Understanding evolution the key to weed control strategies

Weeds in paddocks the winners of 'evolutionary marathon'

Weeds
Australian Herbicide Resistance Initiative director Hugh Beckie says weeds are smarter than we think. PHOTO Evan Collis

Australian Herbicide Resistance Initiative director Hugh Beckie says weeds are smarter than we think. PHOTO Evan Collis

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Tips for growers to stay ahead of weeds with a constantly changing set of control measures.

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Understanding the way plants evolve across generations and acknowledging a plant's incredible will to survive is the best way to begin any weed control strategy.

Very simply put, Australian Herbicide Resistance Initiative (AHRI) director Hugh Beckie says weeds are much smarter than we think.

"The weeds in our paddocks are the winners of the selection-adaptation-evolution marathon," Dr Beckie says.

"As we have witnessed over the past 40 years, herbicide resistance is weed evolution in motion.

"But the creeping evolution in response to recurrent non-herbicidal weed control is also happening in the background, often without us noticing until it is too late."

Survival of the fittest

Dr Beckie explains the first step in the evolutionary process is 'selection' - where only the most robust offspring survive all the stresses imposed upon them.

These stresses are numerous throughout their life cycle (from seed germination to seed maturation) and can include:

  • herbicide action;
  • soil disturbance; and
  • crop and other plant competition - which could mean limited access to nutrients, water and sunlight.

Over time, often years, weedy adaptation results in evolutionary changes in populations with permanently altered phenotypes and genotypes. - Australian Herbicide Resistance Initiative director Dr Hugh Beckie

If a plant can survive all those stresses, it then passes on this genetic 'robustness' to its offspring - and the evolutionary process has begun.

Warming up

An important stage in this marathon is adaptation, and Dr Beckie says this could be in the form of any morphological, physiological development - or behavioural character or trait that allows these more-robust plants to survive and continue to reproduce.

An example of this type of adaptation is lower wild radish pod heights that can evade harvest weed seed control measures.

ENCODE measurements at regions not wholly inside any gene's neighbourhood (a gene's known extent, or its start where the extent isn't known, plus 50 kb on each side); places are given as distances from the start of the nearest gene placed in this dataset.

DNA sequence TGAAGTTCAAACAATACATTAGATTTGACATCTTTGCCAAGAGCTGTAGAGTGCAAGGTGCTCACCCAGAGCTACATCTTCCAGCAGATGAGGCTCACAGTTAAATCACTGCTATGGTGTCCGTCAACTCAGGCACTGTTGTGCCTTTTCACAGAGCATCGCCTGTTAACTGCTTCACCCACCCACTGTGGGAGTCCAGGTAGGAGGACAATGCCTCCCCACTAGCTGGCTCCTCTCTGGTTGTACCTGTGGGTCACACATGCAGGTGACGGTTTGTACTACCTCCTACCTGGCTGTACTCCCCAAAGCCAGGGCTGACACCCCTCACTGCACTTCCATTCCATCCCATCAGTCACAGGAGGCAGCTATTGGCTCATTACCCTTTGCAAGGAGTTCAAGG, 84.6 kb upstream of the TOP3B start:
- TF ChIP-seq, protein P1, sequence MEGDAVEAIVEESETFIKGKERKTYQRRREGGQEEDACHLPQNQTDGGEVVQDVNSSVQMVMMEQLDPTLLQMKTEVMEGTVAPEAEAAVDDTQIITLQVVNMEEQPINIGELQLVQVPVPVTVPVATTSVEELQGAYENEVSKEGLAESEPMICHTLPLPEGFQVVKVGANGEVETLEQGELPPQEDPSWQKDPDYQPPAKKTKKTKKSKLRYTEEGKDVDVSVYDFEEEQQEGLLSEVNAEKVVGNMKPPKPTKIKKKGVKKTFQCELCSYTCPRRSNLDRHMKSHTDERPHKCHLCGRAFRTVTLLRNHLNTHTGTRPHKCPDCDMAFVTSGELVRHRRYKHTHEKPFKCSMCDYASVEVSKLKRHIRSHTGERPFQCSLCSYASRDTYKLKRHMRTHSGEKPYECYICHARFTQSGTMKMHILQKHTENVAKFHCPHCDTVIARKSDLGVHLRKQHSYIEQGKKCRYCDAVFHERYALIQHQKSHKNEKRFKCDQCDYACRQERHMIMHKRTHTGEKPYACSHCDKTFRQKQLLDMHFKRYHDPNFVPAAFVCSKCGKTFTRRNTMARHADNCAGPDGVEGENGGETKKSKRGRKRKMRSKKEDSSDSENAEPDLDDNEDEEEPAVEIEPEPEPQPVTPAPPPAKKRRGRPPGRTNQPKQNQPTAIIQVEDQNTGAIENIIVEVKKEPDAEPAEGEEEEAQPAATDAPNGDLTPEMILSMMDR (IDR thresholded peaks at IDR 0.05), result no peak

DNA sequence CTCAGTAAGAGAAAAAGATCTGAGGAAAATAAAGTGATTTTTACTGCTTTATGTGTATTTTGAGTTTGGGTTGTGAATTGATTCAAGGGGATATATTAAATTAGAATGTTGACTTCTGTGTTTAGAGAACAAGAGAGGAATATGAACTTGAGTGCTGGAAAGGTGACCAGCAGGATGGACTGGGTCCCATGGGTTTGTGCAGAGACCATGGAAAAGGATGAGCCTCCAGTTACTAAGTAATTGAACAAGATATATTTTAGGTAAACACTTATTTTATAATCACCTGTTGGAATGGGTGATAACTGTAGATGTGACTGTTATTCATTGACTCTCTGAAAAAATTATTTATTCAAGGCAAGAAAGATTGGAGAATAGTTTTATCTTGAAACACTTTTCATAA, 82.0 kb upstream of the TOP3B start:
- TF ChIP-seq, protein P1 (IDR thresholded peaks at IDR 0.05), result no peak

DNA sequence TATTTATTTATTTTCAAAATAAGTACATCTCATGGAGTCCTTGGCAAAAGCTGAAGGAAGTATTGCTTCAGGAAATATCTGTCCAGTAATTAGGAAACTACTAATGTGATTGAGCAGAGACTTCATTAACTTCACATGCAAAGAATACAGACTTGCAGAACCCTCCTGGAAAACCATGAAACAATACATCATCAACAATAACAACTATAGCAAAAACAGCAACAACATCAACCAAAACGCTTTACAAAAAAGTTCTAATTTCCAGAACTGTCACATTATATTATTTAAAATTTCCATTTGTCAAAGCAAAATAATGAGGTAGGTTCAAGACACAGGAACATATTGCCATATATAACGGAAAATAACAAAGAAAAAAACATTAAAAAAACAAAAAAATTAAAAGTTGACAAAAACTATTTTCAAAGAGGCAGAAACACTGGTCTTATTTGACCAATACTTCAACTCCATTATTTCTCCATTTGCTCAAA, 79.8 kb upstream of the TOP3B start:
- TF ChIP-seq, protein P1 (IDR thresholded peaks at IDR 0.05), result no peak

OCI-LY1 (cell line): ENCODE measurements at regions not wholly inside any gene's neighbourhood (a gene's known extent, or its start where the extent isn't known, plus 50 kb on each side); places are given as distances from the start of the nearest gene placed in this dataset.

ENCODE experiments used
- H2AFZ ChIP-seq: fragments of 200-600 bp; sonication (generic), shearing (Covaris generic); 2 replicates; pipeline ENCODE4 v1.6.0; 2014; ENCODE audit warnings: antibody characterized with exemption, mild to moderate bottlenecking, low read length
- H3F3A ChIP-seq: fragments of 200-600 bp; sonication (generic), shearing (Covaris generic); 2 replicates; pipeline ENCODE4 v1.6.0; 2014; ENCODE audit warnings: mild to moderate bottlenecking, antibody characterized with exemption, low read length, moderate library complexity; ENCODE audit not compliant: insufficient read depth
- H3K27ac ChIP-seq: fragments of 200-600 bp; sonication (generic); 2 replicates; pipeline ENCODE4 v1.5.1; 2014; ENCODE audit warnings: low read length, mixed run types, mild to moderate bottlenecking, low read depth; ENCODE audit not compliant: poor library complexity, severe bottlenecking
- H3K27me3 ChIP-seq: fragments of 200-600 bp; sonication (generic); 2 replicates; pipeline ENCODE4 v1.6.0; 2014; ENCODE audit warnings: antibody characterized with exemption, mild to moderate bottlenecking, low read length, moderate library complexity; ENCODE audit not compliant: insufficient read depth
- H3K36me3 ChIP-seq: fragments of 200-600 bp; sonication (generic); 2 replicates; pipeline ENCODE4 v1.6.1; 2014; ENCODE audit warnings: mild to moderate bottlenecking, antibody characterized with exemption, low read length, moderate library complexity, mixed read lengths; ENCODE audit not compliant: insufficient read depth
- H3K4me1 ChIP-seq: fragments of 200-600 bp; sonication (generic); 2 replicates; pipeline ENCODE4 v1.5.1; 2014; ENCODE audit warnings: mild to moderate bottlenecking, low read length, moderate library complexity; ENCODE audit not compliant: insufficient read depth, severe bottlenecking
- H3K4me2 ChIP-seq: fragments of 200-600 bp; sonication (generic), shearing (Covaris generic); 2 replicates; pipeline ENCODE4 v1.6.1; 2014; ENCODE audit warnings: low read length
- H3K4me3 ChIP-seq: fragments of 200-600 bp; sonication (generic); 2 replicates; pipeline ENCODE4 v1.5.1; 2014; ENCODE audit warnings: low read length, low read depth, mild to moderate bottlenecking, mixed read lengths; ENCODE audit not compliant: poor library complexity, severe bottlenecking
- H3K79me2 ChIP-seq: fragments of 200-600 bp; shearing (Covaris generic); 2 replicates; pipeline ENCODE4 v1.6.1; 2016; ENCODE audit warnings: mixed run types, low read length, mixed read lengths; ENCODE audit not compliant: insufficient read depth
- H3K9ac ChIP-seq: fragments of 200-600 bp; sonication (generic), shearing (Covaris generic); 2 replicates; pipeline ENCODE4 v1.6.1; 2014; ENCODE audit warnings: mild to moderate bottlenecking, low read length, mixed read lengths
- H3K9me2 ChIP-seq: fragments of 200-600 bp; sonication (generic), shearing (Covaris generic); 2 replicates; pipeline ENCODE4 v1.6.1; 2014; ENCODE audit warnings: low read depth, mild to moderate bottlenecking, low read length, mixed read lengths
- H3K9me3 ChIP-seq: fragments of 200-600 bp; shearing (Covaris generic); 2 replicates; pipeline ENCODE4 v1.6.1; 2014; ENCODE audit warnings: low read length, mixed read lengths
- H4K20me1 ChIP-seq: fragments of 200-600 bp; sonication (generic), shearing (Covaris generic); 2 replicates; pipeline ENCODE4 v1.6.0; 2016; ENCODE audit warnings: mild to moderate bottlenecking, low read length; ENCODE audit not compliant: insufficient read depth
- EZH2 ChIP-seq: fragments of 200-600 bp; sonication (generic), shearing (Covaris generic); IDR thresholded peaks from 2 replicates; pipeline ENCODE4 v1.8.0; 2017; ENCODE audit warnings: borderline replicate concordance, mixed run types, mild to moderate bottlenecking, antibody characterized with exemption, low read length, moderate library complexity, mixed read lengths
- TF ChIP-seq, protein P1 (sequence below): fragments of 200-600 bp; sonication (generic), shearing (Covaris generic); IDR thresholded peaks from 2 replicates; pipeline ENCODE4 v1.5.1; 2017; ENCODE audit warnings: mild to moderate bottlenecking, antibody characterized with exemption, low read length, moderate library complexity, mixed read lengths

"Over time, often years, weedy adaptation results in evolutionary changes in populations with permanently altered phenotypes and genotypes," Dr Beckie says.

Over the past 20 years, he says, researchers have learnt how plants can perceive the world around them without eyes, ears, or brains, and respond accordingly for self-preservation.

Tackling weeds head-on

Australian Herbicide Resistance Initiative director Dr Hugh Beckie says weed control is like a marathon - with a range of stages - and requires multiple tactics. PHOTO Evan Collis

Australian Herbicide Resistance Initiative director Dr Hugh Beckie says weed control is like a marathon - with a range of stages - and requires multiple tactics. PHOTO Evan Collis

"The field of plant perception or 'gnosophysiology' is fascinating, with rapidly expanding insights and knowledge," Dr Beckie says.

He says plants are capable of reacting to a wide variety of stimuli or threats, including:

  • chemicals;
  • gravity;
  • light;
  • moisture;
  • temperature;
  • oxygen and carbon dioxide concentration;
  • pathogens and pests;
  • physical disruption; and
  • sound and touch.

As an example, Dr Beckie says plants have different types of photoreceptors that sense and respond to light quality and quantity.

For example, if a weed is being overshadowed by a bully neighbour, it will sense the drop in light intensity or change in light spectra and divert resources to increase its stem height.

Plants also systematically use hormonal (chemical) and electrical signalling pathways to regulate processes affecting their physiology, morphology, growth, movement (for example, leaf, stem, root) and development (phenology).

With these tools or abilities, plants are able to adapt to evade, to varying degrees, weed-control practices such as a prostrate growth habits in response to recurrent mowing or cutting to keep 'under the radar' or speeding up their lifecycle to shed more seeds before annual crop harvest.

What all this means for growers, Dr Beckie says, is the need to stay one step ahead of these intelligent life forms, with a constantly changing set of control measures that interrupts this adaptive or evolutionary process.

See also:

More information: Peter Newman petern@planfarm.com.au; Dr Mike Ashworth, mike.ashworth@uwa.edu.au

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